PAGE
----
During the summer, people generally prefer to swim outside. Although it is common to swim in pools these days, old-school swimming facilities usually depended on natural water features: ponds, rivers, and oceans. An ideal natural swimming location would have clean water, a gradually sloping, sandy bottom, and very little current. Such places existed, of course, but they weren’t as common as one might hope. In response, waterfront staff developed a variety of work-arounds to allow swimmers to safely use the water in the absence of perfect conditions.
In situations where the water was very deep, or the current too fast-moving, one of those work-arounds was called a swimming crib. The crib was basically a very large wooden crate, ballasted and tethered to function sort of like a ‘swimming pool’, immersed in the lake or river. (You can see an example here.) One of the most basic uses for a crib was to provide a shallow area for beginners to swim in water that was naturally very deep. The lake bottom could be thirty feet down, but a 3-foot crib provided an artificial ‘shallow end.’
One typical take on eternal life is that it’s “living forever with God” — a simplification that I have certainly been guilty of, myself. The focus is revivalistic, focused on a heaven-or-hell afterlife. A person who ‘has eternal life’ is ‘saved,’ which means that he’s going to go to heaven when he dies…and that’s pretty much it.
Given that definition, the Gospel of John, which is very, very focused on eternal life, takes on the appearance of being all about whether people go to heaven or hell. The purpose of the book, “that you might believe that Jesus is the Christ, the Son of God, and that believing you might have life in His name” is understood to be about taking people who were going to hell and making it so they’re going to heaven…and that’s pretty much it.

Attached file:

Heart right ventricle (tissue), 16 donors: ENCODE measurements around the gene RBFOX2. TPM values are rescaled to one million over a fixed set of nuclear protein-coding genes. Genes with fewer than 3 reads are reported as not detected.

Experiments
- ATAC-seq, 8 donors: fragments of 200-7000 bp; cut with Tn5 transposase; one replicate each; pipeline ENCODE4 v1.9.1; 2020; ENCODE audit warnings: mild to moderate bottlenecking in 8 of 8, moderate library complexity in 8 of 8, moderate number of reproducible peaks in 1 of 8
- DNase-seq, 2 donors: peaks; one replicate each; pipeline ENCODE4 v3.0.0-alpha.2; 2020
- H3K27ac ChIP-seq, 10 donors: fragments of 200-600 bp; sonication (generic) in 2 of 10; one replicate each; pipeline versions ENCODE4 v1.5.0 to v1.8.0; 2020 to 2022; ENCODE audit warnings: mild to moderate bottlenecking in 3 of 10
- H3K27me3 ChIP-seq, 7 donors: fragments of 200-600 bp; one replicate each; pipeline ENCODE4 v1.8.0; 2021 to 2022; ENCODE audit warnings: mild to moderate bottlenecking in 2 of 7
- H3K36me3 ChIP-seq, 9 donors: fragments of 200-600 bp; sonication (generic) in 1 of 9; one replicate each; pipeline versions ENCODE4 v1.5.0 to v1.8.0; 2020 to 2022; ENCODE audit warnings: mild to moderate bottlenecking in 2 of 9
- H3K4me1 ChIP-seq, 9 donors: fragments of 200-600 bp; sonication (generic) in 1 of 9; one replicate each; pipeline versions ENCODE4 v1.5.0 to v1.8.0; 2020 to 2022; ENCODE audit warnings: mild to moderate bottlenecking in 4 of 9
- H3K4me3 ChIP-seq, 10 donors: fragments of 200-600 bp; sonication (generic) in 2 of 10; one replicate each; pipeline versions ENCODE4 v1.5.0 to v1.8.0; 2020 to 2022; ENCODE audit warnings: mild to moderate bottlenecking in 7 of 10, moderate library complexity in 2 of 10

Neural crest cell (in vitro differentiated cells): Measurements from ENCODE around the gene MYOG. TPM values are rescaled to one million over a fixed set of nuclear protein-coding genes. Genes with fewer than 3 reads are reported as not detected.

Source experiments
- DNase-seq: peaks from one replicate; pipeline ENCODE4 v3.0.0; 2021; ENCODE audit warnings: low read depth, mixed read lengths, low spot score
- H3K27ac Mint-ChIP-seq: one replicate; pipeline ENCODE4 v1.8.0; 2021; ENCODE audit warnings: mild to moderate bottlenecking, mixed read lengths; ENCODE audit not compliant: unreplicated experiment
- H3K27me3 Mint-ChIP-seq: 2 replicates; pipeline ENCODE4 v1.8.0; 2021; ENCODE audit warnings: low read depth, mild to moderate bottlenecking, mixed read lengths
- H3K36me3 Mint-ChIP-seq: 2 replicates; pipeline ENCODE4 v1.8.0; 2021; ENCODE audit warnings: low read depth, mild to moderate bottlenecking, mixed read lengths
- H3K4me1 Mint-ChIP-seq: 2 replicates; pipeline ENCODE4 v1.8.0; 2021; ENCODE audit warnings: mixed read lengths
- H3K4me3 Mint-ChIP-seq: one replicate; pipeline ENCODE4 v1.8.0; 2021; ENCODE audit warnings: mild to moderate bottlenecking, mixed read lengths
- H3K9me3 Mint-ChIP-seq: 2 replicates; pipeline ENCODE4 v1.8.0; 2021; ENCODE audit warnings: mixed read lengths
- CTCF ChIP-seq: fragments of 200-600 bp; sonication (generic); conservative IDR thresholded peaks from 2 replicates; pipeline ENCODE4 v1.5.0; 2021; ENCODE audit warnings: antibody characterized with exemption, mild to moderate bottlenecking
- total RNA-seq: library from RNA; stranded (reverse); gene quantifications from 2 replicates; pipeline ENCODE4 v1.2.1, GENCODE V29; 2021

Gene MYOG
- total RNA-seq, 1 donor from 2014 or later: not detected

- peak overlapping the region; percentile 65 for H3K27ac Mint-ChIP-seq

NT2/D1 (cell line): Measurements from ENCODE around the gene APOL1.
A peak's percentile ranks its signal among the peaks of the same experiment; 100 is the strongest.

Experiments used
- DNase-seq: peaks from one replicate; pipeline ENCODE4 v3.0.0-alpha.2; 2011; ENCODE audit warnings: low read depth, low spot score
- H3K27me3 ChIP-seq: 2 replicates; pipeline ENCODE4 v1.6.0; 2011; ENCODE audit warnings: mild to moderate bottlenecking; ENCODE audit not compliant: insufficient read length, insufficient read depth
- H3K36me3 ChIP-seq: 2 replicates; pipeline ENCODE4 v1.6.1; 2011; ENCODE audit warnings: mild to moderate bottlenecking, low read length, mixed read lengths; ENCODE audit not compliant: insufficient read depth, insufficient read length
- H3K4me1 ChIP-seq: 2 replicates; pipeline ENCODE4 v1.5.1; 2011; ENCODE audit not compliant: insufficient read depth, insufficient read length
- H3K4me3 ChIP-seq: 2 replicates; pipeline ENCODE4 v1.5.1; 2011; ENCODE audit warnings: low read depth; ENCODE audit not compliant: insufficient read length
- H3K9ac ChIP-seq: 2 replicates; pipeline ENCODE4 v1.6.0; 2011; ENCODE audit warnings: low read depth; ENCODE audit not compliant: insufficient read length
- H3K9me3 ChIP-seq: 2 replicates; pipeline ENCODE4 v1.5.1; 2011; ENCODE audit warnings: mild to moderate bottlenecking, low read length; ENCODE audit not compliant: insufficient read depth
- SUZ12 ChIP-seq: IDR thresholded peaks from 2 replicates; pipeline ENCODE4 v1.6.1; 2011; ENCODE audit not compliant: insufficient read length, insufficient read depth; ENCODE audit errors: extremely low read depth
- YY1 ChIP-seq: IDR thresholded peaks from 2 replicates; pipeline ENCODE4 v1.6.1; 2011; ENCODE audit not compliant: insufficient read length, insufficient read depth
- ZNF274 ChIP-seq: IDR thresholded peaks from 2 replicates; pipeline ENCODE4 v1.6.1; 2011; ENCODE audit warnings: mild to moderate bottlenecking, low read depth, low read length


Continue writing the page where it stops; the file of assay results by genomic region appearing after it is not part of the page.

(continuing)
This is the theological equivalent of building a 3-foot swimming crib in some very deep, very fast-moving water. Problem is, what we’re protecting people from, in this instance, is God.
Eternal life has to be “living forever” — otherwise, as Zane Hodges aptly observed, “eternal life” isn’t a very good name for it — but is that all we need to say about it? Jesus didn’t think so. “And this is eternal life,” Jesus prayed to His Father, “that they may know You, the only true God, and Jesus Christ, whom You have sent.”
Eternal life, according to Jesus, is knowing God. How? Through Jesus, who said, “I am the Way, the Truth, and the Life.” That’s inexhaustible. It’s far, far deeper than “going to heaven when you die.” And while, of course, lip service is paid to this notion, in fact it is largely ignored. We keep everybody in the 3-food swimming crib of going to heaven, when they could be diving deep into relationship with God Himself.
The solution? We need to knock the bottom out of the crib. This will undoubtedly be the occasion for much whining, but we have no right to speak in a way that stands between people and a living relationship with God.